Due to the risk of harm to the fetus, use of dactinomycin during pregnancy should be avoided. Breastfeeding mothers should be warned of the risk of dactinomycin being transmitted to the infant.38 

Dactinomycin use in patients of advanced age may be associated with an increased risk for bone marrow suppression than that seen in younger patients. Dose adjustment may be needed for elderly patients based on a higher incidence of decreased hepatic, renal, or cardiac function and on comorbidities or use of other medications.38

Doxorubicin Hydrochloride. Doxorubicin, an inhibitor of topoisomerase II, is indicated for the treatment of metastatic bone sarcomas.39 It is used in combination with other chemotherapeutic agents as first-line treatment of osteosarcoma and Ewing sarcoma.16 The recommended dosage and administration of doxorubicin as a single agent is 60 to 75 mg/m2 as an intravenous (IV) injection every 21 days. In combination therapies, doxorubicin is given as 40 to 75 mg/m2 IV every 21 to 28 days.39  

Adverse reactions reported with doxorubicin include39:

  • Cardiomyopathy
  • Secondary malignancies
  • Bone marrow suppression
  • Lung toxicity
  • Extravasation
  • Tumor lysis syndrome
  • Increased susceptibility to radiation toxicity
  • Alopecia
  • Nausea and vomiting

Use of doxorubicin with the following medications should be avoided39:

  • Verapamil
  • Phenobarbital
  • Phenytoin
  • St John’s wort
  • Trastuzumab
  • Paclitaxel 
  • Dexrazoxane 
  • 6-Mercaptopurine

Pregnant patients should be warned of the risk of harm to the fetus with doxorubicin, and birth control should be used by female and male patients during and for 6 months after treatment to avoid pregnancy. Nursing mothers should discontinue breastfeeding during treatment. Use of doxorubicin puts pediatric patients at risk of developing late cardiovascular dysfunction, prepubertal growth failure, and temporary gonadal impairment.39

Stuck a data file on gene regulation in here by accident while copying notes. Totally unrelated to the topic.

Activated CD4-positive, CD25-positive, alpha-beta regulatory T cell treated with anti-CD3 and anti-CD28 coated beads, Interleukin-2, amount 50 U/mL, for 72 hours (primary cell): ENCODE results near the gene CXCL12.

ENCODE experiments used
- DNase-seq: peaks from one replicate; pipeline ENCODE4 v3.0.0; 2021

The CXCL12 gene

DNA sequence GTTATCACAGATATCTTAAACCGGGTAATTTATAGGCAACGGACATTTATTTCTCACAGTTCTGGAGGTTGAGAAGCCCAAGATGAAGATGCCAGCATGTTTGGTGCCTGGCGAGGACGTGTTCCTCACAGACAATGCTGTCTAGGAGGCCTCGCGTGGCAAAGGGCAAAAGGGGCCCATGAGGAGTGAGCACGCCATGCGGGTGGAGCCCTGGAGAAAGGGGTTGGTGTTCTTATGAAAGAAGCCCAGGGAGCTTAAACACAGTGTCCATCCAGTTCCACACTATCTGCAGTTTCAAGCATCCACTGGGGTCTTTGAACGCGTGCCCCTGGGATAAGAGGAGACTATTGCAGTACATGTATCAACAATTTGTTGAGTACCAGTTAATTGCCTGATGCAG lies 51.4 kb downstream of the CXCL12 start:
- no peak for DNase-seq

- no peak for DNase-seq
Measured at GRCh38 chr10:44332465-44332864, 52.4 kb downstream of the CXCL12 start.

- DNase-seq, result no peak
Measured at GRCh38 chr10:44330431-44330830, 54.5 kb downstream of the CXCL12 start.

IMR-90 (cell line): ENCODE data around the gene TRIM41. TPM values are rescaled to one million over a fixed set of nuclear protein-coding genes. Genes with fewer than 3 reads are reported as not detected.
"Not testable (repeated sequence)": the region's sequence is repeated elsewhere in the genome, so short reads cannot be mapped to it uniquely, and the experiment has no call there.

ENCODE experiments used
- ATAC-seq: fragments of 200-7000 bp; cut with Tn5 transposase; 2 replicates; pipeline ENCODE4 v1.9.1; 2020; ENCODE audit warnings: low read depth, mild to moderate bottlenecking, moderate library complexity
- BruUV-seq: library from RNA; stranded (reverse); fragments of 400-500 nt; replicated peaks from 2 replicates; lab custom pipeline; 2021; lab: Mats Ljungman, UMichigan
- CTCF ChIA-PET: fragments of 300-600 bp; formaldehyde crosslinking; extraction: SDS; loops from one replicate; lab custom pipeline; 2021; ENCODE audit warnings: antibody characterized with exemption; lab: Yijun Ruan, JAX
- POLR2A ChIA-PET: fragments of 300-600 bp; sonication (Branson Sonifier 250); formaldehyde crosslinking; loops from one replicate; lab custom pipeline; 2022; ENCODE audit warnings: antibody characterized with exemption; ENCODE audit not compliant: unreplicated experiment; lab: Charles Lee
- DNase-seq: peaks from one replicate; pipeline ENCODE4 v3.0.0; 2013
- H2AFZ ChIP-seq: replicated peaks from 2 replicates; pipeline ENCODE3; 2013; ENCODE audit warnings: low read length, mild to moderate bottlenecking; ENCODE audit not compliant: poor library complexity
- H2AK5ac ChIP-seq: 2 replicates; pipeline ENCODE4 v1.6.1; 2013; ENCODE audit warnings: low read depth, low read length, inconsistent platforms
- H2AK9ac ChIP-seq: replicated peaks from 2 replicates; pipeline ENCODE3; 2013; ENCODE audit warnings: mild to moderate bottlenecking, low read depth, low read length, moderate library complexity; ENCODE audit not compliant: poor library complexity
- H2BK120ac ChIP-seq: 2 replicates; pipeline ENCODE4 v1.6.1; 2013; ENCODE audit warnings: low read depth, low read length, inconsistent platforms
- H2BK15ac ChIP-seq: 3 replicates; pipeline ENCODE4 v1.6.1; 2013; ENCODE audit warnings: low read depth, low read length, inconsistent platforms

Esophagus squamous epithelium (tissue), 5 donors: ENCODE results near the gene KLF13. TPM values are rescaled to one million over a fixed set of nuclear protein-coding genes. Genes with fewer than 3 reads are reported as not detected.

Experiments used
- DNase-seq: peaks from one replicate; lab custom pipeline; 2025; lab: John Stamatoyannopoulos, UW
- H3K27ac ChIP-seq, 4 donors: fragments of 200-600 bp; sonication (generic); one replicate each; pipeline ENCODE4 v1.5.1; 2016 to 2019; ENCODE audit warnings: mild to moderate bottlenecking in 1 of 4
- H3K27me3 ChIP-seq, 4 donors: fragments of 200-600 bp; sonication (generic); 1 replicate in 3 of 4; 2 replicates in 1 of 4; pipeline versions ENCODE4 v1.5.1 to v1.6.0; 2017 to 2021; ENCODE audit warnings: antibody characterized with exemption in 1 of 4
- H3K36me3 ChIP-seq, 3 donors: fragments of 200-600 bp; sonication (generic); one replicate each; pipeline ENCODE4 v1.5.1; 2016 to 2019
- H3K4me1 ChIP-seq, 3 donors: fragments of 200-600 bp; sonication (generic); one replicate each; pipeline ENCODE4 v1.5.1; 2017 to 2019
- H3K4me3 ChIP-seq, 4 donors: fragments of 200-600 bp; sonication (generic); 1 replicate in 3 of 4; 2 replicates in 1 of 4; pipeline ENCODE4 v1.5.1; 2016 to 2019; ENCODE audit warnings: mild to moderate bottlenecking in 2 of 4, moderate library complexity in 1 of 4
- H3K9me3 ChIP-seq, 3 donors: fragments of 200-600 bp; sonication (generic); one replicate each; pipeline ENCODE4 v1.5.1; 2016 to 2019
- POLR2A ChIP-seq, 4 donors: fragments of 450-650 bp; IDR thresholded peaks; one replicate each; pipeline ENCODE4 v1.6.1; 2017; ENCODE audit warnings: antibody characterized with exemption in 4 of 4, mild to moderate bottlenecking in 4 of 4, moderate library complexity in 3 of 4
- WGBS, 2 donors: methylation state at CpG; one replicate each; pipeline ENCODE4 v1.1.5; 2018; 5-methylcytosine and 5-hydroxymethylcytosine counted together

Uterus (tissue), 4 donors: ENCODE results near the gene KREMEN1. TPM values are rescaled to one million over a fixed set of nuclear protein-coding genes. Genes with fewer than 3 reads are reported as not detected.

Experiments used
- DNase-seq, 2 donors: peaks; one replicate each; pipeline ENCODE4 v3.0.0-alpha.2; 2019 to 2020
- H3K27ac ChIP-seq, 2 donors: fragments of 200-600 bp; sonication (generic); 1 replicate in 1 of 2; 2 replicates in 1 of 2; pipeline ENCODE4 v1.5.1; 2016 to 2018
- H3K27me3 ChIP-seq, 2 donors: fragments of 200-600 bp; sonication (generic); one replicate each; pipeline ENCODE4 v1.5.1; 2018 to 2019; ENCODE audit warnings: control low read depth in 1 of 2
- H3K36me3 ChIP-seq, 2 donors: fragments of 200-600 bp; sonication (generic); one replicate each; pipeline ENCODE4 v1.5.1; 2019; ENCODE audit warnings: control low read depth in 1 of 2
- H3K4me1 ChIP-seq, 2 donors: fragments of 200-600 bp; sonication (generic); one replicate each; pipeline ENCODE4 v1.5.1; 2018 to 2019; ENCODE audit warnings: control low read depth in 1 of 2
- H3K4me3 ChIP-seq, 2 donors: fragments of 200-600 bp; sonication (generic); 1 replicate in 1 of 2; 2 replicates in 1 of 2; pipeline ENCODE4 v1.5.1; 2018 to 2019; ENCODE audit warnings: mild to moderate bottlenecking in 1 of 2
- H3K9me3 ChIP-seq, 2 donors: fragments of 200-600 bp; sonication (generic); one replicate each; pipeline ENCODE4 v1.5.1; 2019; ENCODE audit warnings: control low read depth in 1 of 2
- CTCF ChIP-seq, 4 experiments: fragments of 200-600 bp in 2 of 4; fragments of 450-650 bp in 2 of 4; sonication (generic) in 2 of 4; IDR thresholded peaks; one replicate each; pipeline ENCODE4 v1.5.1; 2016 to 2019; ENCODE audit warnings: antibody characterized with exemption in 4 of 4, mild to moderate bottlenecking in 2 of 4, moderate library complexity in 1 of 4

Methotrexate Sodium. Methotrexate sodium is an antifolate antimetabolite that impairs DNA synthesis and replication in cancer cells.40 It is used for the treatment of nonmetastatic osteosarcoma in high doses, followed by leucovorin rescue. Methotrexate at high doses has been shown to improve survival in patients with nonmetastatic osteosarcoma when used in combination with leucovorin and other chemotherapeutic agents after surgical resection of the primary tumor. 

For treatment of osteosarcoma, high-dose methotrexate with leucovorin rescue is administered with additional chemotherapeutic agents, including doxorubicin, cisplatin, and the combination of bleomycin, cyclophosphamide, and dactinomycin (BCD) at the following doses and schedules40:

  • Methotrexate 12 g/m2 IV as a 4-hour infusion (starting dose) at weeks 4, 5, 6, 7, 11, 12, 15, 16, 29, 30, 44, and 45 after surgery
  • Leucovorin 15 mg orally every 6 hours for 10 doses starting 24 hours after start of the methotrexate infusion at weeks 4, 5, 6, 7, 11, 12, 15, 16, 29, 30, 44, and 45 after surgery
  • Doxorubicin (as single agent) 30 mg/m2/d IV for 3 days at weeks 8 and 17 after surgery
  • Doxorubicin 50 mg/m2 and cisplatin 100 mg/m2 IV at weeks 20, 23, 33, and 36 after surgery
  • BCD: Bleomycin 15 units/m2, cyclophosphamide 600 mg/m2, and dactinomycin 0.6 mg/m2 IV for 2 days at weeks 2, 13, 26, 39, and 42 after surgery

Prior to administration of methotrexate, baseline assessment including complete blood count, hepatic enzymes, and kidney function should be conducted, and the patient should be monitored closely for impairment of kidney function, hematologic toxicity, and sufficient hydration according to the guideline indicated.40 

Serious adverse reactions reported with methotrexate include40:

  • Severe bone marrow suppression
  • Liver, lung, and kidney toxicities
  • Gastrointestinal toxicity
  • Malignant lymphomas
  • Severe skin reactions
  • Tumor lysis syndrome

The most common side effects associated with methotrexate include40:

  • Ulcerative stomatitis
  • Low white blood cell count
  • Nausea
  • Abdominal pain
  • Fatigue
  • Fever

Concomitant use of methotrexate with the following medications has been shown to increase toxicity and should be avoided or closely monitored40